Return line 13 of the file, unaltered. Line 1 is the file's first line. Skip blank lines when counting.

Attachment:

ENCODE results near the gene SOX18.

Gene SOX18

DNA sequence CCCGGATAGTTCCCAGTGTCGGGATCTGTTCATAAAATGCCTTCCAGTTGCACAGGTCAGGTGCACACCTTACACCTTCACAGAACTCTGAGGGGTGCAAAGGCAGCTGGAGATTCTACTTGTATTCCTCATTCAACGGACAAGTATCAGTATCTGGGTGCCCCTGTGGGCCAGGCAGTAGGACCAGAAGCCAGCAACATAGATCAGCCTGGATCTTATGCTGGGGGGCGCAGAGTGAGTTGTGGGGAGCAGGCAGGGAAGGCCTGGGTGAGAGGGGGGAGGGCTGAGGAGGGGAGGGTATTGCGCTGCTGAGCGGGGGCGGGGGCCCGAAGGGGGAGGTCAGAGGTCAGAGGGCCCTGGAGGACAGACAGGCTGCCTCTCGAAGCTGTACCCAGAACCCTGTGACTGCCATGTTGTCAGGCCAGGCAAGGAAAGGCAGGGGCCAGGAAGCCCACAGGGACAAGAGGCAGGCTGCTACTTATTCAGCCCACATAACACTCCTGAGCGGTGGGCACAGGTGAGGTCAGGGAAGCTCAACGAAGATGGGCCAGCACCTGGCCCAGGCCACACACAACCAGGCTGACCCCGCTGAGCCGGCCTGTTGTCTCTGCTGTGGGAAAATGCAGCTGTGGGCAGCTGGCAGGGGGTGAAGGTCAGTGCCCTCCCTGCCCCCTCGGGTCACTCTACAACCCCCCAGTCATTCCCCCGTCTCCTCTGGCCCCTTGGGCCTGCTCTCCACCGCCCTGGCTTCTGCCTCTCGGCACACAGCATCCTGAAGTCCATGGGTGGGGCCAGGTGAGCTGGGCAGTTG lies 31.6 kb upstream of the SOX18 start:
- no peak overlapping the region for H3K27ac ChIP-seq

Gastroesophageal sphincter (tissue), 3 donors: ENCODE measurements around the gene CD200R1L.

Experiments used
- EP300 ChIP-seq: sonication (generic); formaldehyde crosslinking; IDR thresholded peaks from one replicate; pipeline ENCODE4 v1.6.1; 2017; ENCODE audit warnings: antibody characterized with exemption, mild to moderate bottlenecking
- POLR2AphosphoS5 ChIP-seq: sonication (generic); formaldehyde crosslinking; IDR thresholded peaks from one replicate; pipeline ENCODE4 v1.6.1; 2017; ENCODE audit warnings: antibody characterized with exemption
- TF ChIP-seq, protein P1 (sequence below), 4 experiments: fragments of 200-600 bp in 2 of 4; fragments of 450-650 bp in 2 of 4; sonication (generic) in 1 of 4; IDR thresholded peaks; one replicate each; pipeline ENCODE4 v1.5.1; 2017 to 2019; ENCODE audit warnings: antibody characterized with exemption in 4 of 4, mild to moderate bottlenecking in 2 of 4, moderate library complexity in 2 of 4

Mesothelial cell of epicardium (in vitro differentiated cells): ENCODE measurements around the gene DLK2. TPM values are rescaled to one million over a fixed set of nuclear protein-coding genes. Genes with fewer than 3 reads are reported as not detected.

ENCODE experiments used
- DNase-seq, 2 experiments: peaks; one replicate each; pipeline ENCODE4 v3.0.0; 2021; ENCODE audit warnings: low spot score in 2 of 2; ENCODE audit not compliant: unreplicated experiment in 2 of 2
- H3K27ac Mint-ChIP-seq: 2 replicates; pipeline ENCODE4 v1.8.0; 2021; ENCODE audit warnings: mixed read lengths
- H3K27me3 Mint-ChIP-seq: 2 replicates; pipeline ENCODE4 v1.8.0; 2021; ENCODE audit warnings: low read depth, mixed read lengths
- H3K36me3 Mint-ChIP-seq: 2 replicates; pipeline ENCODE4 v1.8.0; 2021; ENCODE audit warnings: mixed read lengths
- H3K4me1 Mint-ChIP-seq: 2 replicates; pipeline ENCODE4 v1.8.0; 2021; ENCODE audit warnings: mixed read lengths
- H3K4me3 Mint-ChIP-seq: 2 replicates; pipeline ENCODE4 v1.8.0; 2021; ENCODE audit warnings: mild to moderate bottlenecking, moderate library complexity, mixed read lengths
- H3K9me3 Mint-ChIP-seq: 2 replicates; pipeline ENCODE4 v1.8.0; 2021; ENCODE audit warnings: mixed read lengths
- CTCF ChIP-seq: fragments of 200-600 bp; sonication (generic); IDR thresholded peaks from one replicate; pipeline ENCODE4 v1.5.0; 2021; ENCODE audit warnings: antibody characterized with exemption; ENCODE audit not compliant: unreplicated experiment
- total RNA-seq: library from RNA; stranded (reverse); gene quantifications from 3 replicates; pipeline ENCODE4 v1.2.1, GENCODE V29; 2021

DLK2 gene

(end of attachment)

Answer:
- H3K27ac Mint-ChIP-seq: 2 replicates; pipeline ENCODE4 v1.8.0; 2021; ENCODE audit warnings: mixed read lengths